}
        }

        private void BindControls(ControlCollection controls, Item dataSource)
        {
            foreach (Control control in controls)
            {
                if (control is FieldControl)
                {
                    var fieldControl = control as FieldControl;
                    fieldControl.Item = dataSource;
                }

                if (control is FieldRenderer)
                {
                    var fieldRenderer = control as FieldRenderer;
                    fieldRenderer.Item = dataSource;
                }

                if (control.Controls.Count > 0)
                {
                    BindControls(control.Controls, dataSource);
                }
            }
        }

The BindControls function can be used to recursively traverse through any control collection and when it encounters a control which is of type FieldRenderer or FieldControl (which covers most of the Sitecore controls) it will assign the Datasource that you pass into the function.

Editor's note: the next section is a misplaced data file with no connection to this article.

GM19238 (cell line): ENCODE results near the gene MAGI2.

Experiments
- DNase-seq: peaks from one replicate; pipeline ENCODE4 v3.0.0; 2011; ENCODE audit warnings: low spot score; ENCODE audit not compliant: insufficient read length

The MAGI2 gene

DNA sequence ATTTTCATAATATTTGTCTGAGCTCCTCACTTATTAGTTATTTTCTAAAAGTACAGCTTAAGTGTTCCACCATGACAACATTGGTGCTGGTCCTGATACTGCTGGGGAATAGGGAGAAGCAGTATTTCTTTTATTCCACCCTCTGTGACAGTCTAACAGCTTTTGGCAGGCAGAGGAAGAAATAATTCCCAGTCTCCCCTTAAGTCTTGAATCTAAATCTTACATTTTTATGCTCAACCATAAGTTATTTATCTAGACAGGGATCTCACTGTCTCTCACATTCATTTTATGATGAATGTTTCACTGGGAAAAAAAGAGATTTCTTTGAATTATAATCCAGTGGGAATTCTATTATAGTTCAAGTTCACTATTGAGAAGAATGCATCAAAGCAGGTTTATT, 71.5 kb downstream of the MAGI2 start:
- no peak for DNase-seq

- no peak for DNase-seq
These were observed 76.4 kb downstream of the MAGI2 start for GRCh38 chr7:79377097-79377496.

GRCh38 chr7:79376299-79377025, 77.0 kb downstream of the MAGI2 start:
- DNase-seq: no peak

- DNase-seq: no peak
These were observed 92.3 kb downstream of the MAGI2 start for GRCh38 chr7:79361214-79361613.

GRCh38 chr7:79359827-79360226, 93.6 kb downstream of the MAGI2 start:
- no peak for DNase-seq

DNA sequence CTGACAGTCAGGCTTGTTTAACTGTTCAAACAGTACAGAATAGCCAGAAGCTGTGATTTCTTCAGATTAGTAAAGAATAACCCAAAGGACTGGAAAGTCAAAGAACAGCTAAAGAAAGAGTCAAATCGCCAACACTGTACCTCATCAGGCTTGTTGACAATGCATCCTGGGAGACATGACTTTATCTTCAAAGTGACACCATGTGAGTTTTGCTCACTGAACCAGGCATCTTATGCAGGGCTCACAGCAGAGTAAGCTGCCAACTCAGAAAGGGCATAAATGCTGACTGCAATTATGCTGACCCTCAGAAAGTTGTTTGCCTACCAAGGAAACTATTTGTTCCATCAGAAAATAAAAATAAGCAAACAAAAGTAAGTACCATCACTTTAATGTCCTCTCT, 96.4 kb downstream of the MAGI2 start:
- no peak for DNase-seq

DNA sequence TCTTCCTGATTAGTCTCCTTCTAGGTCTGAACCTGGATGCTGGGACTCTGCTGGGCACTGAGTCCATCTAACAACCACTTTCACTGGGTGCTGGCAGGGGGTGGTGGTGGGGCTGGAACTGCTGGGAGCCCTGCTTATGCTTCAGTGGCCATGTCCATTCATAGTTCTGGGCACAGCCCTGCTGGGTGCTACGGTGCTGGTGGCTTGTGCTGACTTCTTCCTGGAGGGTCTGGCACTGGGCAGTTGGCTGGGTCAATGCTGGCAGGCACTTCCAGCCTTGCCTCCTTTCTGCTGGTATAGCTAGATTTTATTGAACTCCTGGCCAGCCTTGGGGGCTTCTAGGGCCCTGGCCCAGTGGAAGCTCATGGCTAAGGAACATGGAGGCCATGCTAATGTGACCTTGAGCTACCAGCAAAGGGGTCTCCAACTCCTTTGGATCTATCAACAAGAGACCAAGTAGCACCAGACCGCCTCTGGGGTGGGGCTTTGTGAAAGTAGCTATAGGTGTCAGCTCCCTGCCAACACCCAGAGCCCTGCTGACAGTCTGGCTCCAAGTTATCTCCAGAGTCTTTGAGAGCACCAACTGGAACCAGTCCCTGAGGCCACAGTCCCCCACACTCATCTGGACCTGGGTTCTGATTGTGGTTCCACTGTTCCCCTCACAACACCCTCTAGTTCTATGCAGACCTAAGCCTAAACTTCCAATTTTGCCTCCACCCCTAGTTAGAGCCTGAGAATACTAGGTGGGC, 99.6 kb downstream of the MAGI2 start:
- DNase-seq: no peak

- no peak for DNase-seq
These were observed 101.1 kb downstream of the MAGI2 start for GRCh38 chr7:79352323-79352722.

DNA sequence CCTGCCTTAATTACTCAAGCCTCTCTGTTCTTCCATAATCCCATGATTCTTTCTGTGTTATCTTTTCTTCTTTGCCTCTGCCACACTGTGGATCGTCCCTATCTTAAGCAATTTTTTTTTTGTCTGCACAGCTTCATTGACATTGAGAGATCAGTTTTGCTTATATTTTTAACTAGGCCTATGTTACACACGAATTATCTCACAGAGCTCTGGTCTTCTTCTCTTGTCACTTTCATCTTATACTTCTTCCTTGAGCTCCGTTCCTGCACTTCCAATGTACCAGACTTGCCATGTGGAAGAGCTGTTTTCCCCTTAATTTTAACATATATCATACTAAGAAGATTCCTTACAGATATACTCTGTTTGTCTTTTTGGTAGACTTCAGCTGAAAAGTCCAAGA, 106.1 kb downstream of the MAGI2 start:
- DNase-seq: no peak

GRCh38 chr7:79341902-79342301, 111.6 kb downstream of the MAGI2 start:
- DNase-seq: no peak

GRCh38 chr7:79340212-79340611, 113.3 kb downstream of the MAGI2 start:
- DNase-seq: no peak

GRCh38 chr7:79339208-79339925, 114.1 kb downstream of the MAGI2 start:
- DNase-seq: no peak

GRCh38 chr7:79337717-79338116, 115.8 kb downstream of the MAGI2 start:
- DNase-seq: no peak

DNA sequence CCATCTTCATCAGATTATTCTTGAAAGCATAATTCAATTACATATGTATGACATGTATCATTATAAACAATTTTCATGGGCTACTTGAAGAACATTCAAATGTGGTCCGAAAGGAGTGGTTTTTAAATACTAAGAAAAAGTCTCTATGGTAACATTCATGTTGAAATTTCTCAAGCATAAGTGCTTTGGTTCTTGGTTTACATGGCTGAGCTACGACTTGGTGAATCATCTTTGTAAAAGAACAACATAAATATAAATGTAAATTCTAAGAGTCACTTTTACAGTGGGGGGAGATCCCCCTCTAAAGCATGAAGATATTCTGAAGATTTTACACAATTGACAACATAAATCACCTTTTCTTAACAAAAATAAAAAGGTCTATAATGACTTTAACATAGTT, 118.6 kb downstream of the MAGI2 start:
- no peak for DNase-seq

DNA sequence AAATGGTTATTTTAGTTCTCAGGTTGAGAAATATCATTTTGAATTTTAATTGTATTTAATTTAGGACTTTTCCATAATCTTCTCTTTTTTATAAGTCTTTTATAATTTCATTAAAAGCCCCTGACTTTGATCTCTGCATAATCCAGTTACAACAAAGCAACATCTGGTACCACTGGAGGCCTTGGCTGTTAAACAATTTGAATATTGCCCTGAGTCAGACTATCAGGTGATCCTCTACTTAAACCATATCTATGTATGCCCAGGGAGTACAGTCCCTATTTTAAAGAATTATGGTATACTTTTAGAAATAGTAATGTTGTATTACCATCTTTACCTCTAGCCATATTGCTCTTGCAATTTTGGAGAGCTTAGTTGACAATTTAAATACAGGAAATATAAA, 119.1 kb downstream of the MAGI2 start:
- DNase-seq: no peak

There are also two additional functions

  • BindDatasourceToSitecoreContrls() – This function will simply bind the Datasource that is available to any Sitecore controls it finds. This is part of my SublayoutBase.cs base class (as part of the Sitecore Toolbox) and inherits from System.Web.UI.Control so utilises the control collection that is available. You can simply call BindDatasourceToSitecoreControls() from you Page_Load() when inheriting from SubloayoutBase.
  • BingDatasourceToSitecoreControls(Item dataSource) – This function override can be used if a specific Item is used as a Datasource

The above code is included in the SitecoreToolbox on GitHub:

https://github.com/jamielittle/SitecoreToolbox/tree/master/Sitecore.Toolbox

Hopes this helps when using Datasources.

Feel free to leave a comment if you have any questions 🙂

Sitecore Services Client – Creating a Custom Authorisation Filter